The Kiss

 

The Kiss (original Der Kuss) was painted by Gustav Klimt, during his ‘golden period’, and is probably his most famous work. It depicts a couple, bound up in various shades of gold and symbols, sharing a kiss against a bronze background.

The dusky featured man dominates the woman, holding her face to bestow the kiss. The woman with a lighter complexion kneels beneath the man, resignedly clutching his neck and hand.

 

The lovers are situated at the edge of a flowered escarpment. The man is wearing neutral coloured rectangles and a crown of vines; the woman wears brightly coloured tangent circles and flowers in her hair. The twain’s embrace is enveloped by triangular vining and a veil of concentric circles.

 

Similarly juxtaposed couples appear in both Klimt’s Beethoven Frieze and Stoclet Frieze.

Various interpretations of The Kiss:

 

  • That the shared gold shrouding and indeterminate background evokes the timelessness and union of selves that a kiss can engender.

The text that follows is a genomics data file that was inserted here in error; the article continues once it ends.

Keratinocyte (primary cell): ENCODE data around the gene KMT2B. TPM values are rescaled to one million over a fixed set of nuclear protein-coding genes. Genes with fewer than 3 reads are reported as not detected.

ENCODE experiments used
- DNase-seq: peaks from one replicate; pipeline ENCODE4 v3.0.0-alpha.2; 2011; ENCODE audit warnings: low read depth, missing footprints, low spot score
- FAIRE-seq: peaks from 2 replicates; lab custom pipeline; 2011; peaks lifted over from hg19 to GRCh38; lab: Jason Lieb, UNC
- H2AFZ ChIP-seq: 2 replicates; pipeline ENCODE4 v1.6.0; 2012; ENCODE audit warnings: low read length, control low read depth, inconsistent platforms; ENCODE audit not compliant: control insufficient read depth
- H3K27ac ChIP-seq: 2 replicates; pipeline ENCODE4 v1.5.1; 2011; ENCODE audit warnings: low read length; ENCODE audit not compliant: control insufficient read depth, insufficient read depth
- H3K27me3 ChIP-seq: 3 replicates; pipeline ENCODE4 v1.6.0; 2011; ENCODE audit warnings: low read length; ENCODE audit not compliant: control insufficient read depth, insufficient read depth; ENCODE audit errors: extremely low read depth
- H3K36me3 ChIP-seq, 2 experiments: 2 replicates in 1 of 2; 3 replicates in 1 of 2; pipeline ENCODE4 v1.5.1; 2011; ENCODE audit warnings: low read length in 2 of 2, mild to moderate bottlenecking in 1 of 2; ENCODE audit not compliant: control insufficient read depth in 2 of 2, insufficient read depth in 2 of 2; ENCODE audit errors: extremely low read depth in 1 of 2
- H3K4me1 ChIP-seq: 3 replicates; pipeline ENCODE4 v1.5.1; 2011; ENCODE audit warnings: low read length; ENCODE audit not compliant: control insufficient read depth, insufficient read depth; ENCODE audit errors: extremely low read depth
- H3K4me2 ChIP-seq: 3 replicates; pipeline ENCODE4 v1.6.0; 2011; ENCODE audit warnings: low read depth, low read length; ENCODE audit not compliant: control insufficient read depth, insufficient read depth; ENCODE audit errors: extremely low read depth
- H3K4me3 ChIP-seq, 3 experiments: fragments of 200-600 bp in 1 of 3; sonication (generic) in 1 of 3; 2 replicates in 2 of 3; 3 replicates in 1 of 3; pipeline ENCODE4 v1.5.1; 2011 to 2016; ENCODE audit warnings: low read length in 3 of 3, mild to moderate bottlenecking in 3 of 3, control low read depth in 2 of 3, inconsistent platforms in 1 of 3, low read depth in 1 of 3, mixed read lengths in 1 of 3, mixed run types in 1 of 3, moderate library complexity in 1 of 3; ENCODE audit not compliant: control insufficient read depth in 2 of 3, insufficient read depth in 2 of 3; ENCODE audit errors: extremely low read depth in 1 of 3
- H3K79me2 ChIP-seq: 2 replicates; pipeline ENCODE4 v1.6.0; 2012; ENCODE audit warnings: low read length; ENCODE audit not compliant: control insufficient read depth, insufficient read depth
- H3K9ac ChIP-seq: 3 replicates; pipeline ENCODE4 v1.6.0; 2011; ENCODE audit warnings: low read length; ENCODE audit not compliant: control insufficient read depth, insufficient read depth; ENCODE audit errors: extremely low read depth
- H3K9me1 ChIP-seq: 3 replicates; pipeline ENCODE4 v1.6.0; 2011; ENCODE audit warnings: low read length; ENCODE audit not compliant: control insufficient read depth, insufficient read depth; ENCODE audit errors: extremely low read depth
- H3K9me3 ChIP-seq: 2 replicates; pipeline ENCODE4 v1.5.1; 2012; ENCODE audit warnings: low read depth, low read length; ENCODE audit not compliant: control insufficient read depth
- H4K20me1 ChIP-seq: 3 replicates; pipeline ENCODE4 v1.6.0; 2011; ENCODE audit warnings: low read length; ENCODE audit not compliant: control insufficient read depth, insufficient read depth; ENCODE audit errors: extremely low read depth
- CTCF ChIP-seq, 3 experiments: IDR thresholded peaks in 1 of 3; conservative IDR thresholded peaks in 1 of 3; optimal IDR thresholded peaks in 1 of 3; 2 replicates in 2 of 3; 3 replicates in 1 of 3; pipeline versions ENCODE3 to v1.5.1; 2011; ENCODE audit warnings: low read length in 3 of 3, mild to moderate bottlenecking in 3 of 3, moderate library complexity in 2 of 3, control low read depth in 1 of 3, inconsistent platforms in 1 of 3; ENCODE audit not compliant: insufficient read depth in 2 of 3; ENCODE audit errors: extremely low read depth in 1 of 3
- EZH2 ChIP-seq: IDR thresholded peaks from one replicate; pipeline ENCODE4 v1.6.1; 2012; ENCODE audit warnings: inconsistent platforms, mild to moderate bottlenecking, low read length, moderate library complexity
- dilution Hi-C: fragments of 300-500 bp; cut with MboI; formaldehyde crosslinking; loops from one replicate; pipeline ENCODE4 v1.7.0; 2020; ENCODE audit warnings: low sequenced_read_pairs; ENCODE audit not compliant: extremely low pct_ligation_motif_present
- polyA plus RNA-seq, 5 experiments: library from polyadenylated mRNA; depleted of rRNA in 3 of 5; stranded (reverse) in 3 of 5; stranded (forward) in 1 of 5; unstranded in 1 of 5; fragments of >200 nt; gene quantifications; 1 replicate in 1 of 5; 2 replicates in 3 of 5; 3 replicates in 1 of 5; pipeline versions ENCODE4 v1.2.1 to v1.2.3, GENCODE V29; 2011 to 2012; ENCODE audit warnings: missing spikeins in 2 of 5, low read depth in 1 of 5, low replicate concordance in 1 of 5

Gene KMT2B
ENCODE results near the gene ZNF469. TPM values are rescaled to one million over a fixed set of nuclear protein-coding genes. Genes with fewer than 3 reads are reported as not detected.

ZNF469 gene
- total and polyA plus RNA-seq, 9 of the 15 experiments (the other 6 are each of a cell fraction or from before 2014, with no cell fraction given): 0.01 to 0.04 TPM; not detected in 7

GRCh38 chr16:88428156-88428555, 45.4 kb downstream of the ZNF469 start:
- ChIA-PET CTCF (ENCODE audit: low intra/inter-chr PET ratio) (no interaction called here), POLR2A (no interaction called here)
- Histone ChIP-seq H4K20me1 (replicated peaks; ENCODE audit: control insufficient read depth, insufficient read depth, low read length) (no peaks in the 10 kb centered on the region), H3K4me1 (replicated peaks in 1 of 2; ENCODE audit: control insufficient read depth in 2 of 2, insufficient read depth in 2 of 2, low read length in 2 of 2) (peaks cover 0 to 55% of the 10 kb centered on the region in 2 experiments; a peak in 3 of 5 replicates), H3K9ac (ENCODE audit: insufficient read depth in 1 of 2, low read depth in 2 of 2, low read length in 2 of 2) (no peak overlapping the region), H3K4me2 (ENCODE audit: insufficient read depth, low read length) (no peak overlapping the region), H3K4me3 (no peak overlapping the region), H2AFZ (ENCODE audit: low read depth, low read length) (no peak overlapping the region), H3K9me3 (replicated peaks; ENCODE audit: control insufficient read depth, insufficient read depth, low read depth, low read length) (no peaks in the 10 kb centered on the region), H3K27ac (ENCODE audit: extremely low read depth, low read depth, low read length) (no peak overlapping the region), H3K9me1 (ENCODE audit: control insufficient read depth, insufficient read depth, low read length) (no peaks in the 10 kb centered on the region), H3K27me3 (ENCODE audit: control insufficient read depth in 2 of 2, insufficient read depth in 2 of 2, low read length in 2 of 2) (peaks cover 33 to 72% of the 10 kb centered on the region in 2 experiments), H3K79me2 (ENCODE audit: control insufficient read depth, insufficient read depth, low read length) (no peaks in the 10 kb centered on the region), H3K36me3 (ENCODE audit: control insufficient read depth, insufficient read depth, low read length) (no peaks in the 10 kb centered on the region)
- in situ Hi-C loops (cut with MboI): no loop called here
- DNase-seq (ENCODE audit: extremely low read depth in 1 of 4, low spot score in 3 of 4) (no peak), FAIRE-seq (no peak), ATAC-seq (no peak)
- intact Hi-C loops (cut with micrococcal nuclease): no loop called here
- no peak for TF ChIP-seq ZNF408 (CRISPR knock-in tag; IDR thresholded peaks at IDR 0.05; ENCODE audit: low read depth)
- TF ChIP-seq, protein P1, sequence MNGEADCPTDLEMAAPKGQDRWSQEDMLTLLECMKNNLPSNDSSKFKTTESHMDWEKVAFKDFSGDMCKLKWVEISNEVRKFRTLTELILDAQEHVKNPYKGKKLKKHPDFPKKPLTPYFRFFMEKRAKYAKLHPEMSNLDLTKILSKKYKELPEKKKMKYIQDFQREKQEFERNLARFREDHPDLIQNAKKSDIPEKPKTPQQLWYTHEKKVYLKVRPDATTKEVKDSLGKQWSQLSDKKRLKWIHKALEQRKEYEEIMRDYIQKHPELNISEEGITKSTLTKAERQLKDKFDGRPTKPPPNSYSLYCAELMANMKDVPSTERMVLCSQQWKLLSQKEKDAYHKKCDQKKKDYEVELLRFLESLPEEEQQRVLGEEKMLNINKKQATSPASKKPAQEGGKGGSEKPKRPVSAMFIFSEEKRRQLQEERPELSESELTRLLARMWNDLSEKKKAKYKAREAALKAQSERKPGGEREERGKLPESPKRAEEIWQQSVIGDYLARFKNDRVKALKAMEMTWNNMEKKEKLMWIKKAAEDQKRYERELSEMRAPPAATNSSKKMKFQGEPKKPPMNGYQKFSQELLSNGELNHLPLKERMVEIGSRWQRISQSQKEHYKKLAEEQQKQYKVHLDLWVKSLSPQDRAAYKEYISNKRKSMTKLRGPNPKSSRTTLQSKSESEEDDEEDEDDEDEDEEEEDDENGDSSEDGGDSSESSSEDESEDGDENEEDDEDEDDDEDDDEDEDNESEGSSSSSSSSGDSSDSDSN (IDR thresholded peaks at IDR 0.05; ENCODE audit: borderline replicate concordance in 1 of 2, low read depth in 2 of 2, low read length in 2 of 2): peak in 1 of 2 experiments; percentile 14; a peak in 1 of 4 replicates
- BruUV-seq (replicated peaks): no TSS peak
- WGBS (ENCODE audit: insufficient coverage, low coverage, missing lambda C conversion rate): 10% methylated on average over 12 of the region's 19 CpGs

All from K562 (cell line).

• That it represents how bright, beautiful, and golden everything is when you first kiss someone.
  • That the man is lost in the kiss (faceless and unidentifiable) while the woman is turning her head away and is aloof from the kiss.
  • That the female is succumbing to the male and experiencing a moment of sexual ecstasy.
  • That is a symbolic representation of the kiss of Apollo to Daphne at the moment she is transforming into a laurel tree (Ovid, The Metamorphosis).
  • The Kiss exemplifies a loss of self, reconciliation and unity that only lovers experience.

The couple stimulate different energies contributing to the connection. The man displays knowledge, black and white contrast, and binary information, as his energy towards the woman. The woman supports this by using her femininity, warmth, and decorous flowers as her energy towards the man. The woman is rooted in the ground, may be symbolizing her connection as "Mother Nature," which means its only normal that she connects as the image of flowers. Underneath the man pictures of rabbits are visible and are benefiting from Mother Nature’s grass. This symbolism of connection between the two parts is the essence of what love means.

 

Some think that Klimt and his beloved companion Emilie Flöge modeled for the masterpiece.

The Kiss is a discreet expression of Klimt’s emphasis on eroticism and the liberation therein. The Kiss falls in line with Klimt’s exploration of fulfillment and the redeeming, transformative power of love and art. The Kiss is deviant from Klimt’s frequent portrayal of women as the lascivious femme fatale. Of course he helped many realize this ‘potential’..

 

  

 

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